Now Lucinda. No one’s saying those boys didn’t need killing. Killing her first husband was God’s will.

That gun went off in her hand.

That’s right. Like I said, God’s will. God don’t like men that are romantic with chickens.

Poor chicken fuckin’ Fred. You know he could crochet?


Yeah. He could crochet and he could eat a hundred hot-dogs in ten minutes.

Well people are a complicated business. Ain’t nobody all one thing.

Momma really loved that chicken fucker. Broke her heart. She only married her second husband Lyle for his discount working at wig world.

And nobody thinks less of your Momma taking the law into her own hands when her Lyle tried to leave her and steal those dancin’ rats she breeds.

Momma loves those animals.

I’m just telling you she’s a suspect .

Damn it Dwayne. You known my momma your whole damn life. She’s not the kind of person to kill people and try to hide it all up. She’s got actual notches in her belts from killing those husbands. I can tell you right now there’s no new notches. If she was gonna kill anybody she’d kill my pussy chasin’ Daddy.

She’s shot him 47 times. And took off his leg with a chain saw.

Daddy only needs the one leg anyhow.

Come on Lucinda, I’m the Sheriff here and we gotta be through. Some big FBI kind of investigator might be coming to town and seven dead men ain’t no joke.

They’re saying they were suffocated

I can’t disclose nothing.

They’re saying they were suffocated in somebody’s tits. They’re calling ‘em the titty murders around town.

There are a number of theories.

Well. Dwayne, if I were you I’d just take a look around town see who’s got a big rack.

Jesus, there’s cat hair everywhere.

Oh, put that in that basket. We save that. Momma makes sweaters out that. She knits baby blankets out of the dog hair.

Okay. uh look. I’m sorry about all this.

I guess you got a job to do.

I do Lucinda. Plus, I gotta tell you, I been down at the bar with your Daddy and he lost his peg leg again in a bet. So, if you wanna borrow my car and take him home ‘cause he’s pretty much just been leaning against the bar for four hours and I would’ve driven him home but, he won’t leave with me. Says he wants his baby daughter the one he taught to spit to come get him. He’s crying.

Well shit.

Can you spit 500 yards like he said?

I can do a lot things, I can wrestle a gater one handed, pluck a turkey with my eye teeth, skin a possum, plus I’m a dead shot. Daddy made sure I knew stuff before he up and left Momma for some whore.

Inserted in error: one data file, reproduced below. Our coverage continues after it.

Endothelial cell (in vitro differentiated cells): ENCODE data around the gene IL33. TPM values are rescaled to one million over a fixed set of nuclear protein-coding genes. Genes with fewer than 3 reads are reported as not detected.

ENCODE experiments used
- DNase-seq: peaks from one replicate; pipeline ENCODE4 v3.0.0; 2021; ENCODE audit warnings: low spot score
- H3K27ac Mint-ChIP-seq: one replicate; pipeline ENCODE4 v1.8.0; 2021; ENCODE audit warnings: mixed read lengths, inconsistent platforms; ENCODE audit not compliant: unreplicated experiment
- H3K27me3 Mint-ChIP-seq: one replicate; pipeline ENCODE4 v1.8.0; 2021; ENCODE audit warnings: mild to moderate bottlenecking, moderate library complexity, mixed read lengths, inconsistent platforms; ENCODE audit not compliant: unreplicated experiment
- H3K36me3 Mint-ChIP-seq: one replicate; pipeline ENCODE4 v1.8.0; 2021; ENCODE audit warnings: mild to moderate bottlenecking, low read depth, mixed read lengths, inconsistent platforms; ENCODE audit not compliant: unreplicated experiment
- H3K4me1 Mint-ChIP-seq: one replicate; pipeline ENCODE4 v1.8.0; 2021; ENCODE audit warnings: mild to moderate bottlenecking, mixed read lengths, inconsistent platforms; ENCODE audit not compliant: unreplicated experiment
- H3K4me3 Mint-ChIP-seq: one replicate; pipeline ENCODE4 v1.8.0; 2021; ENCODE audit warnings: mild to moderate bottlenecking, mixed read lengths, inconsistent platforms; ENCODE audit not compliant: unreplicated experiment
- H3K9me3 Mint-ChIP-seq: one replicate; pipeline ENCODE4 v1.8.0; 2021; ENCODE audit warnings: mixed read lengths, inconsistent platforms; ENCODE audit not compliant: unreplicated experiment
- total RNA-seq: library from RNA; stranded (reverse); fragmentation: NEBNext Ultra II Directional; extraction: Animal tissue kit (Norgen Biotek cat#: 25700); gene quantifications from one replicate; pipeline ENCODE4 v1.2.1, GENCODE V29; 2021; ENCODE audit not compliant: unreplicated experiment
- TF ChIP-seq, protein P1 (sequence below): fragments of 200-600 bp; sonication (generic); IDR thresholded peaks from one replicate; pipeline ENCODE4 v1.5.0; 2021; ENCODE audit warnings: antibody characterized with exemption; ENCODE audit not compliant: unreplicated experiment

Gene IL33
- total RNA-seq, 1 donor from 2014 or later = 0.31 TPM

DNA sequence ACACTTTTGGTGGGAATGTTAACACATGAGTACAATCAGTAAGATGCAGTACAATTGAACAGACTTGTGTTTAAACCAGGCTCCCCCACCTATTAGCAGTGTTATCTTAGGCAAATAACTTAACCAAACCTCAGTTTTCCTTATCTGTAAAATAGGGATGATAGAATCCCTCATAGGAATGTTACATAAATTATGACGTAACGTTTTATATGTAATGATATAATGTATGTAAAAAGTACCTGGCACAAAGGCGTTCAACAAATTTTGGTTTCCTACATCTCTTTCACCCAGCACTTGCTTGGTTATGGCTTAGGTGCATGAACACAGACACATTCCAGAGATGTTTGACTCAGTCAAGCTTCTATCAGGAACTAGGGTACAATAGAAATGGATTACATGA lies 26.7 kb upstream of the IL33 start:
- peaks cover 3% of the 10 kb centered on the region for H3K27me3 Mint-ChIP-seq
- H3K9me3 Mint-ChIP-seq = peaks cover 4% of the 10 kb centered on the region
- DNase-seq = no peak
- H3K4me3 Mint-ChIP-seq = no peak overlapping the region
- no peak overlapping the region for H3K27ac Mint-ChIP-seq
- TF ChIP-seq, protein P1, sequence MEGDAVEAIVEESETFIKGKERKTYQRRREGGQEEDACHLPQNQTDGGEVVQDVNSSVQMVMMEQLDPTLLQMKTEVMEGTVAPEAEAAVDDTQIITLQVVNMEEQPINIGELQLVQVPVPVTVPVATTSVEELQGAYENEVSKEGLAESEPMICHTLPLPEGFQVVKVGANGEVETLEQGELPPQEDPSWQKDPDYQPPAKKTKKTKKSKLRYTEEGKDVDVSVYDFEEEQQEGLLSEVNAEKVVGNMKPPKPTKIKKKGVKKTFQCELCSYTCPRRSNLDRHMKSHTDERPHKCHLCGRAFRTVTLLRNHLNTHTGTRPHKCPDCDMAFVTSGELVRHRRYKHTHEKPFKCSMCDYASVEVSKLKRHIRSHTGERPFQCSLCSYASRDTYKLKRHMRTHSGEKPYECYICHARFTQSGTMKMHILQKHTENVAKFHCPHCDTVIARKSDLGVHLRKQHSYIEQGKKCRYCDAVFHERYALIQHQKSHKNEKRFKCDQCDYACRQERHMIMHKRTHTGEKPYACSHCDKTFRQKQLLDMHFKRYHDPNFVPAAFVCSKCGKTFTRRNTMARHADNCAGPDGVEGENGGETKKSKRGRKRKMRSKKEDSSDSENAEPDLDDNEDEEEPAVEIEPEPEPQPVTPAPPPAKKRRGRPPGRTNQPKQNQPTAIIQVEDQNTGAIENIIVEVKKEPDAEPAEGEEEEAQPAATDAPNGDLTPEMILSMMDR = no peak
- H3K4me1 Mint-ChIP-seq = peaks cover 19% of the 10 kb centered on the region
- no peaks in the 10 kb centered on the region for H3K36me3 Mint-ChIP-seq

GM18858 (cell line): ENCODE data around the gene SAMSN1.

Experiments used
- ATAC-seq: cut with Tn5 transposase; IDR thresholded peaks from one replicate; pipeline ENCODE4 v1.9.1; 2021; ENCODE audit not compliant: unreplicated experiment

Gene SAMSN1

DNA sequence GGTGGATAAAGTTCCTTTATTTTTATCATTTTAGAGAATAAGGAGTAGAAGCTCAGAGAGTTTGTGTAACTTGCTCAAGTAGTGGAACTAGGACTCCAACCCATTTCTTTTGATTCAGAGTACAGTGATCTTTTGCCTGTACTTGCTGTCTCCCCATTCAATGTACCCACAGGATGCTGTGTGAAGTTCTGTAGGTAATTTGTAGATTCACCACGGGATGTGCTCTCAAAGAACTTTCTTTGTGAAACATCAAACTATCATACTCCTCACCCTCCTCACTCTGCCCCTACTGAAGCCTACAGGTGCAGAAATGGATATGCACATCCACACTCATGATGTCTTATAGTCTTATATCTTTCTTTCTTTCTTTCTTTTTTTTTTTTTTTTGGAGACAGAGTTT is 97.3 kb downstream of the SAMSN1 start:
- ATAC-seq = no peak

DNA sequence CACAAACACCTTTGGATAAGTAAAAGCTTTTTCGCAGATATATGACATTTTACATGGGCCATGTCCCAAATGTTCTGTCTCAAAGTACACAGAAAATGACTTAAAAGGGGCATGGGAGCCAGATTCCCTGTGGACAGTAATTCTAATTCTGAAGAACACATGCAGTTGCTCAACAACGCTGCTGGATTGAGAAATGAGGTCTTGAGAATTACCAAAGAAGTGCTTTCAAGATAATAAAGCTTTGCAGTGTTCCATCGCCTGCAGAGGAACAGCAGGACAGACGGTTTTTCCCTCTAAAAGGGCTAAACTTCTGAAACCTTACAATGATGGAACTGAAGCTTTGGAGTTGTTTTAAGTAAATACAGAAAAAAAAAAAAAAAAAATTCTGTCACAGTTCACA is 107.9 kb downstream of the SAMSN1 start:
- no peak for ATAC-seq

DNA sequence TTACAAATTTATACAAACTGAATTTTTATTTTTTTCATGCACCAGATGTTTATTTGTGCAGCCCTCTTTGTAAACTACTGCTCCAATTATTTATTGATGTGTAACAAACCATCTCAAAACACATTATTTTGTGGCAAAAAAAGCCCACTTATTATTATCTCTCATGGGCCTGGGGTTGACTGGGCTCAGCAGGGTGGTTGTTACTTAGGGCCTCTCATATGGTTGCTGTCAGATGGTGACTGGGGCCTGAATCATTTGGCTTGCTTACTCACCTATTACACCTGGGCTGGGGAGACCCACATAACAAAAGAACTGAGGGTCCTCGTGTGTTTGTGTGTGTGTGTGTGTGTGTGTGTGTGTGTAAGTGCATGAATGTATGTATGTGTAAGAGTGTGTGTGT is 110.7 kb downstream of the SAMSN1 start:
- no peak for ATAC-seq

You’re a lot of woman.


Bud should treat you like somebody. He don’t know what he’s got.

Well love is like that ain’t it? I been crying so much I collapsed a lung.

He’s a turd.

Don’t matter I’m saving up for some fake titties. Then, I might leave this town, make dirty movies. A lot of people say I’m pretty good at doin’ it. I’m a hard worker you know.

Yeah, that’s what I hear. From people. Listen Lucinda, I know I’m not nobody and people say I can’t never amount to nothing on account of me being born with part of my head eaten off.

Wasn’t your fault your Mama got attacked by those wild pigs while you were being born.

I have a fake scalp now. Listen, it’s plastic.

Can I try? Can you take it off?

No it’s screwed in otherwise stuff would fall into my brain.

Dwayne, you’re no dumber than anybody else I know. You’re Sheriff.

Well, I can do most things but bacon makes me real nervous.

I bet.

I have a lot of feelings about pork.

It’s cold out there. Take this scarf. it’s golden retriever. Real warm.

Anyway, what I meant to say is, even though I aint nobody and I aint got nothing, I wouldn’t be like Bud. I would be real good. Treat you good.

I know you would. But I can’t never love nobody again. I got no heart now. It don’t work no more for loving.

Okay. Well, if you change your mind, if you know your heart comes back…

It won’t.

Well I can wait.

It aint coming back Dwayne. It’s all dead tissue. Scarred, burnt up, just a hole in my chest.

I’ll wait.

It’s dead.

Well, I won’t wait forever.

Good, cause its real, real, dead.

Like twenty years or something maybe.


Anyway, you better go get your Daddy before he bets away his good leg.

Okay Dwayne. When I’m a big porno actress in Hollywood maybe you’ll come out and swim in my heart shaped pool.

Oh. I can’t get my head wet Lucinda. You tell your Momma to call down to the station when she gets done gutting that squirrel.